The InsetThe inset map in the upper right, though small, is significant in that it offers an interesting perspective on the Upper Mississippi and Lower Missouri Rivers. Here D'Anville has confused the Ohio and Wabash Rivers, presenting them as a single river - an error that D'Anville would correct in his later map Amerique Septentrionale
Publication HistoryThis map was engraved by Thomas Bowen in 1788 for inclusion in John Harrison's D'Anville's Atlas Containing a Map of the World. We see thirteen examples of the separate map catalogued in OCLC. The complete atlas is listed in only two collections, Harvard and the Bayerische Staatsbibliothek.
Thomas Bowen (b. c. 1733 - March 1790) was a Welsh engraver of maps and charts. He was the son of Emanuel Bowen (1693/4–1767), under whom he had apprenticed. His work was printed with his father's, as well as other publishers throughout the latter half of the eighteenth century. He married Alice Downes on December 25, 1768. He appears even thento have not been successful, and more than once found himself a debtor. He was imprisoned for debt in 1761, and he met his death in 1790 in Clerkenwell workhouse. More by this mapmaker...
Jean Baptiste Bourguignon d'Anville (1697 - 1782) was perhaps the most important and prolific cartographer of the 18th century. D'Anville's passion for cartography manifested during his school years when he amused himself by composing maps for Latin texts. There is a preserved manuscript dating to 1712, Graecia Vetus, which may be his earliest surviving map - he was only 15 when he drew it. He would retain an interest in the cartography of antiquity throughout his long career and published numerous atlases to focusing on the ancient world. At twenty-two D'Anville, sponsored by the Duke of Orleans, was appointed Geographer to the King of France. As both a cartographer and a geographer, he instituted a reform in the general practice of cartography. Unlike most period cartographers, D'Anville did not rely exclusively on earlier maps to inform his work, rather he based his maps on intense study and research. His maps were thus the most accurate and comprehensive of his period - truly the first modern maps. Thomas Basset and Philip Porter write: "It was because of D'Anville's resolve to depict only those features which could be proven to be true that his maps are often said to represent a scientific reformation in cartography." (The Journal of African History, Vol. 32, No. 3 (1991), pp. 367-413). In 1754, when D'Anville turned 57 and had reached the height of his career, he was elected to the Academie des Inscriptions. Later, at 76, following the death of Philippe Buache, D'Anville was appointed to both of the coveted positions Buache held: Premier Geographe du Roi, and Adjoint-Geographer of the Academie des Sciences. During his long career D'Anville published some 211 maps as well as 78 treatises on geography. D'Anville's vast reference library, consisting of over 9000 volumes, was acquired by the French government in 1779 and became the basis of the Depot Geographique - though D'Anville retained physical possession his death in 1782. Remarkably almost all of D'Anville's maps were produced by his own hand. His published maps, most of which were engraved by Guillaume de la Haye, are known to be near exact reproductions of D'Anville' manuscripts. The borders as well as the decorative cartouche work present on many of his maps were produced by his brother Hubert-Francois Bourguignon Gravelot. The work of D'Anville thus marked a transitional point in the history of cartography and opened the way to the maps of English cartographers Cary, Thomson and Pinkerton in the early 19th century. Learn More...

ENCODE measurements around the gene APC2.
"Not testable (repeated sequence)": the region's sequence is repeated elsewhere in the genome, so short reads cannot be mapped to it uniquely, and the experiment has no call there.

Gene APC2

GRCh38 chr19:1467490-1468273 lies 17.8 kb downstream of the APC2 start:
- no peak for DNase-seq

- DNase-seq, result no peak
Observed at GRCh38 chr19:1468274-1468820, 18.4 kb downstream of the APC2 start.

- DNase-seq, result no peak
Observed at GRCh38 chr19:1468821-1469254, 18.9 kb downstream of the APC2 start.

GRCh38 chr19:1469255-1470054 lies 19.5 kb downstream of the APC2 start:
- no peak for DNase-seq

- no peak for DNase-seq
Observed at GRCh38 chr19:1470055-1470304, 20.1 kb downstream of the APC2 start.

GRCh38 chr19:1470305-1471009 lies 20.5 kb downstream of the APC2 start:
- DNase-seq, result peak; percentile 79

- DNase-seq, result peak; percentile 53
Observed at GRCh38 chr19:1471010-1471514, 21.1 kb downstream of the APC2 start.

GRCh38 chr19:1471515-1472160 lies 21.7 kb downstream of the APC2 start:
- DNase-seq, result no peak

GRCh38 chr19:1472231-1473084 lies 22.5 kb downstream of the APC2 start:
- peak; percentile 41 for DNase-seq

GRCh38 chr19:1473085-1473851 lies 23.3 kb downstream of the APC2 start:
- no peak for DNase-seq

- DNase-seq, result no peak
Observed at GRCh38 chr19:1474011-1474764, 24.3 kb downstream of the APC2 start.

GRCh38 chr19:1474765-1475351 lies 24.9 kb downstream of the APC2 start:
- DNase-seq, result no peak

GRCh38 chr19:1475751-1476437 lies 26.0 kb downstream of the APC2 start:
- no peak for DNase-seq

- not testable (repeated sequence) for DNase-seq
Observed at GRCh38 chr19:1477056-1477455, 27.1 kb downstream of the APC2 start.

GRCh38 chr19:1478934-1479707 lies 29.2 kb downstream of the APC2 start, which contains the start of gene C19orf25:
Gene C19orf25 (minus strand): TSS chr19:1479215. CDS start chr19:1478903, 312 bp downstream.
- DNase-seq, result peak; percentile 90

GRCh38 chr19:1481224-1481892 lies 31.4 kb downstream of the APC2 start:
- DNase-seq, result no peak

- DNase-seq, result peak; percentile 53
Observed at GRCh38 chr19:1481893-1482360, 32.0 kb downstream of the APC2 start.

Harrison, John D'Anville's atlas containing a map of the world, (London) 1792.
Very good. Marginal mends, not impacting printed image. Else excellent.
OCLC 5414405. Sellers, John R. and Van Ee, Patricia, Maps and Charts of North America, #1616.